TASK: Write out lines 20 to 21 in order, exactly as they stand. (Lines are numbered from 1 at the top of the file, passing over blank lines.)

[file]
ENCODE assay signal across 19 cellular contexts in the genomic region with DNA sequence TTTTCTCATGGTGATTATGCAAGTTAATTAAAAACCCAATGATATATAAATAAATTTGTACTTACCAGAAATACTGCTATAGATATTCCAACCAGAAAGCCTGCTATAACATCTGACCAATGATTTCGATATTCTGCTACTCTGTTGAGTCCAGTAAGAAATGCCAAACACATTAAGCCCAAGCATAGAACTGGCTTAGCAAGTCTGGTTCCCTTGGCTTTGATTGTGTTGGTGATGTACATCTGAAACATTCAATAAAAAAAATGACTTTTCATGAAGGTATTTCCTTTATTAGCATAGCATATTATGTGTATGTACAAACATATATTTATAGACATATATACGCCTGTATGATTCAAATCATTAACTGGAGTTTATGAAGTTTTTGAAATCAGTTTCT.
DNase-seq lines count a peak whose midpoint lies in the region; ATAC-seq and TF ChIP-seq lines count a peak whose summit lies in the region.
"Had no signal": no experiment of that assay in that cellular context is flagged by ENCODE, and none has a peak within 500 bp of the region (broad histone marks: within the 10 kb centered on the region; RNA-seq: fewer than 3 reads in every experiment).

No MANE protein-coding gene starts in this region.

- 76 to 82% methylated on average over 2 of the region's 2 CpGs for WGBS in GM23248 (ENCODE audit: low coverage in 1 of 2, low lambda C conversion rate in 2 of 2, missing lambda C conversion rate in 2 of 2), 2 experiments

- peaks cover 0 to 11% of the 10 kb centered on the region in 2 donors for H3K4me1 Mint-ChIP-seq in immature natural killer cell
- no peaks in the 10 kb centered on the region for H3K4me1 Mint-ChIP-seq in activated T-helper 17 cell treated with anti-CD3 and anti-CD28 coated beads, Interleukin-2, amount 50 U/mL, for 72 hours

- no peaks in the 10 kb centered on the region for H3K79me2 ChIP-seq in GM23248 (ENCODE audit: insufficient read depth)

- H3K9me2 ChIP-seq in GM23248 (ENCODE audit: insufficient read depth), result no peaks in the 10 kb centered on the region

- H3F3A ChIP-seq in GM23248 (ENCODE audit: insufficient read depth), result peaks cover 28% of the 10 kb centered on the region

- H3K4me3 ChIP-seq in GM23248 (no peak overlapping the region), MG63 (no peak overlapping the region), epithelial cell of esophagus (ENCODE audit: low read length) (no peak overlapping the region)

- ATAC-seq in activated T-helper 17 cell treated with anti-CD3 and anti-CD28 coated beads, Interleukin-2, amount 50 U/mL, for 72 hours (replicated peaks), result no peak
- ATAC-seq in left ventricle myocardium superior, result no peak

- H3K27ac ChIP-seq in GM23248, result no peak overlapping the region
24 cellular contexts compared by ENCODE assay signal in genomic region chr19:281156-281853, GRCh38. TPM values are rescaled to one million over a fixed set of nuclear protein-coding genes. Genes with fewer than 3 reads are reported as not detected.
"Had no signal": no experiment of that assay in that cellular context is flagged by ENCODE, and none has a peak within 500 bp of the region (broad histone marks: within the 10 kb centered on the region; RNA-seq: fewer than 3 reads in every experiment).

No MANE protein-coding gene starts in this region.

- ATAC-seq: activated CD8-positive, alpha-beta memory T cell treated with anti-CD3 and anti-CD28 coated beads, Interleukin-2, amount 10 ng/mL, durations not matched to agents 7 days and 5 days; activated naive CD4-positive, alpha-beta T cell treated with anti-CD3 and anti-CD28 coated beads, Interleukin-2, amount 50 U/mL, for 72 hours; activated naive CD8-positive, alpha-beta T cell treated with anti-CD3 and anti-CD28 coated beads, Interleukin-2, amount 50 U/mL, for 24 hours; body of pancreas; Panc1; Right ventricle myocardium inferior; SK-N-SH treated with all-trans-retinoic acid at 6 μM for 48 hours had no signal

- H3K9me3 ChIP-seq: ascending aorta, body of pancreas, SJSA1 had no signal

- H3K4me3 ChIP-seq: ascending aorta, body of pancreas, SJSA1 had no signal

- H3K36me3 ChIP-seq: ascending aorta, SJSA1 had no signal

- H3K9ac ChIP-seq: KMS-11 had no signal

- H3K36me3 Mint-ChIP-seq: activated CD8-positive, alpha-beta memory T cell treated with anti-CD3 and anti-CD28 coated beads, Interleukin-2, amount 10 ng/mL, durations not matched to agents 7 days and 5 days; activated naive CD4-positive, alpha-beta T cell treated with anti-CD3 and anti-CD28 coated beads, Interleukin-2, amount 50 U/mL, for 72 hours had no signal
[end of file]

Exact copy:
- H3K4me3 ChIP-seq: ascending aorta, body of pancreas, SJSA1 had no signal

- H3K36me3 ChIP-seq: ascending aorta, SJSA1 had no signal